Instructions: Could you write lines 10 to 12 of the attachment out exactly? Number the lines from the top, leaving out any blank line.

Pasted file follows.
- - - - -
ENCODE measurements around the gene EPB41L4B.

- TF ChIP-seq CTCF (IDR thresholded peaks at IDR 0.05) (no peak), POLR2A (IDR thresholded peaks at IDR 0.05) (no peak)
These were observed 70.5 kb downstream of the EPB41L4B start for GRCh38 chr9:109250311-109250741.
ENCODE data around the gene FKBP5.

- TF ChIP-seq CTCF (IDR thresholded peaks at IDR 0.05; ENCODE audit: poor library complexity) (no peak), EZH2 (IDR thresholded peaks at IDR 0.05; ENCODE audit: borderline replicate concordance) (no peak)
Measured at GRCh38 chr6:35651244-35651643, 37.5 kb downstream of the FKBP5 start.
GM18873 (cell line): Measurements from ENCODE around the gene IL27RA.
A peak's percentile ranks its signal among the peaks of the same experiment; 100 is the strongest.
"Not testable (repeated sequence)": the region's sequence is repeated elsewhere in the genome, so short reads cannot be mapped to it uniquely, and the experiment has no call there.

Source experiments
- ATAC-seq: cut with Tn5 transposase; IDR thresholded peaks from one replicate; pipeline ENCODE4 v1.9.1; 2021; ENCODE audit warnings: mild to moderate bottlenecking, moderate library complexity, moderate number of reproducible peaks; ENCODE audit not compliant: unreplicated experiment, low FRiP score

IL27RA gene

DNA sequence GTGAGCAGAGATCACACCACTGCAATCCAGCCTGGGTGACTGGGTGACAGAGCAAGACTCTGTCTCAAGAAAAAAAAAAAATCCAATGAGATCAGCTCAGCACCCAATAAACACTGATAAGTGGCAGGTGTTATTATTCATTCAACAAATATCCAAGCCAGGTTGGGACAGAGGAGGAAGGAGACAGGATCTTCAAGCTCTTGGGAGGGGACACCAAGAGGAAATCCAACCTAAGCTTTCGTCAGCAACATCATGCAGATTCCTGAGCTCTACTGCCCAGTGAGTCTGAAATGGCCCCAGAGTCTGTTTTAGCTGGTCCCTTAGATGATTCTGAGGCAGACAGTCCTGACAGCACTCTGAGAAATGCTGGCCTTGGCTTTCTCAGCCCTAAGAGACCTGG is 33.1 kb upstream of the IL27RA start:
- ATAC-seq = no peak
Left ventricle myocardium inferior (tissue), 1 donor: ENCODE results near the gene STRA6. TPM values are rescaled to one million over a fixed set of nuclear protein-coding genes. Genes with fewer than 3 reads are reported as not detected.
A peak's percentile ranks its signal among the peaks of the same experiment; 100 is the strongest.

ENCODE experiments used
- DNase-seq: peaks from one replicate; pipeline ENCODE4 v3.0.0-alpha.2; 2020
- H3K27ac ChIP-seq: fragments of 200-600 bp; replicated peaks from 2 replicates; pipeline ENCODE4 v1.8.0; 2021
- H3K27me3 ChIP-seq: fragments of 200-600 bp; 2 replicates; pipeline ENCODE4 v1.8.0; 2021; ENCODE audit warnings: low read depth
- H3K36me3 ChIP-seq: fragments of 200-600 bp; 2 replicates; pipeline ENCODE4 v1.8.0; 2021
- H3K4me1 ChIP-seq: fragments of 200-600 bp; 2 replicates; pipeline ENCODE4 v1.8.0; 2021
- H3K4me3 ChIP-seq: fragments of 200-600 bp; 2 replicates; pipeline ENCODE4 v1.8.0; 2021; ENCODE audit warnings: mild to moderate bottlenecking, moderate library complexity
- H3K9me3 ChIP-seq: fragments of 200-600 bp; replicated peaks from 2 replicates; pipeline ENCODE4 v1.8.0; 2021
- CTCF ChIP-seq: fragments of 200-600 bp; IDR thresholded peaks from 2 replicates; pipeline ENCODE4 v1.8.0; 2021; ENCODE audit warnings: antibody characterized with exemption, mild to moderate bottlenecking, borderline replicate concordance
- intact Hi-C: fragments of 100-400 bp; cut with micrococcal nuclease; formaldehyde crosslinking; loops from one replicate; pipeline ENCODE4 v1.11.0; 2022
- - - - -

Source experiments
- ATAC-seq: cut with Tn5 transposase; IDR thresholded peaks from one replicate; pipeline ENCODE4 v1.9.1; 2021; ENCODE audit warnings: mild to moderate bottlenecking, moderate library complexity, moderate number of reproducible peaks; ENCODE audit not compliant: unreplicated experiment, low FRiP score

IL27RA gene